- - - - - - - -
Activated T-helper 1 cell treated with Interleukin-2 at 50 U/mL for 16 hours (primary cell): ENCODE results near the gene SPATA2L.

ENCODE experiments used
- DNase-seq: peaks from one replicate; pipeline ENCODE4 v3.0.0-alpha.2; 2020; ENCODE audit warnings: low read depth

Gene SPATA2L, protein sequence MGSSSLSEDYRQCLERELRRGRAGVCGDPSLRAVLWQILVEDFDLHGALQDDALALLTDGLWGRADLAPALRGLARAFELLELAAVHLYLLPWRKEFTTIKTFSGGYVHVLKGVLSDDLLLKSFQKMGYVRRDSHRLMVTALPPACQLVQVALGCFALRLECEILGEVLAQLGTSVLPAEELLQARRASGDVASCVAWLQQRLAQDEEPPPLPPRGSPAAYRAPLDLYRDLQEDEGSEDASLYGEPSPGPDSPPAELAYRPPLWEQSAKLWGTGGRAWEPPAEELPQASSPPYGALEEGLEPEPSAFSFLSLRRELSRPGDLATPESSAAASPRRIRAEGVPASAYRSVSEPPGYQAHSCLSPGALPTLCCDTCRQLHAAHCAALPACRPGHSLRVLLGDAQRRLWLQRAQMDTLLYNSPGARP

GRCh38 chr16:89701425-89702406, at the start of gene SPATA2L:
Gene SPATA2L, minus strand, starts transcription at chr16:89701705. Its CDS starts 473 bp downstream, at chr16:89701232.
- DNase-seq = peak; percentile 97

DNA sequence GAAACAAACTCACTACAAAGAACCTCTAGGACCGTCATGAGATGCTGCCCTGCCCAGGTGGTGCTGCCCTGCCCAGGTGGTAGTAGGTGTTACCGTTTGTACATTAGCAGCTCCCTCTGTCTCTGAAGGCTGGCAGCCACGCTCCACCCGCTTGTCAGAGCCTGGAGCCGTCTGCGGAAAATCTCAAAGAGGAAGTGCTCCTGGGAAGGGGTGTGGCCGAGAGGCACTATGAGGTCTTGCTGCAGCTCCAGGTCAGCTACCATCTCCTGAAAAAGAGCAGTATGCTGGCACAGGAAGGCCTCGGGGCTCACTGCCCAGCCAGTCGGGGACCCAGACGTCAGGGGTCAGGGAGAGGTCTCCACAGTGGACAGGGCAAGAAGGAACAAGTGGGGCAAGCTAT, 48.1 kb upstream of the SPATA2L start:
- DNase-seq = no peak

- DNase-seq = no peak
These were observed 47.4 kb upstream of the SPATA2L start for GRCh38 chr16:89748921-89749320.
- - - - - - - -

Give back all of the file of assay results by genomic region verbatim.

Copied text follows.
Activated T-helper 1 cell treated with Interleukin-2 at 50 U/mL for 16 hours (primary cell): ENCODE results near the gene SPATA2L.

ENCODE experiments used
- DNase-seq: peaks from one replicate; pipeline ENCODE4 v3.0.0-alpha.2; 2020; ENCODE audit warnings: low read depth

Gene SPATA2L, protein sequence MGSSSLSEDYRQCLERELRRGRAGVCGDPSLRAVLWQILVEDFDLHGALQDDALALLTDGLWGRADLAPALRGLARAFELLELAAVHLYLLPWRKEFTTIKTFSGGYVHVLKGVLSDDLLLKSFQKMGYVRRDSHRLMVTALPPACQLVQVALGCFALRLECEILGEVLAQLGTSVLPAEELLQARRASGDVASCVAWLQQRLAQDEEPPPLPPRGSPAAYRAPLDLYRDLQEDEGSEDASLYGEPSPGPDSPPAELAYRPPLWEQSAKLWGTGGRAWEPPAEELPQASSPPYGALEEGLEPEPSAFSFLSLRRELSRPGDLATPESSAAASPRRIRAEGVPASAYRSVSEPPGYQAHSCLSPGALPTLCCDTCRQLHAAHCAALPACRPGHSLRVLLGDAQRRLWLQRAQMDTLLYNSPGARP

GRCh38 chr16:89701425-89702406, at the start of gene SPATA2L:
Gene SPATA2L, minus strand, starts transcription at chr16:89701705. Its CDS starts 473 bp downstream, at chr16:89701232.
- DNase-seq = peak; percentile 97

DNA sequence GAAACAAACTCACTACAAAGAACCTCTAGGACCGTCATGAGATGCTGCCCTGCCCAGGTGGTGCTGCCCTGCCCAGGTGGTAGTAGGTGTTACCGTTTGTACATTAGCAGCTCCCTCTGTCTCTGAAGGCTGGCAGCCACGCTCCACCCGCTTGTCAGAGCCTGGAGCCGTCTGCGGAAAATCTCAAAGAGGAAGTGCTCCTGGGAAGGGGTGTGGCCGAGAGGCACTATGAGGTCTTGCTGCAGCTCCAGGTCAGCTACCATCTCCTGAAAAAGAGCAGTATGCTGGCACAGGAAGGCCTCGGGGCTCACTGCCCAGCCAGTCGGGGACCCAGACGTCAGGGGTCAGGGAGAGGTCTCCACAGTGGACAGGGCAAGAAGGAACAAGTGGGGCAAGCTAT, 48.1 kb upstream of the SPATA2L start:
- DNase-seq = no peak

- DNase-seq = no peak
These were observed 47.4 kb upstream of the SPATA2L start for GRCh38 chr16:89748921-89749320.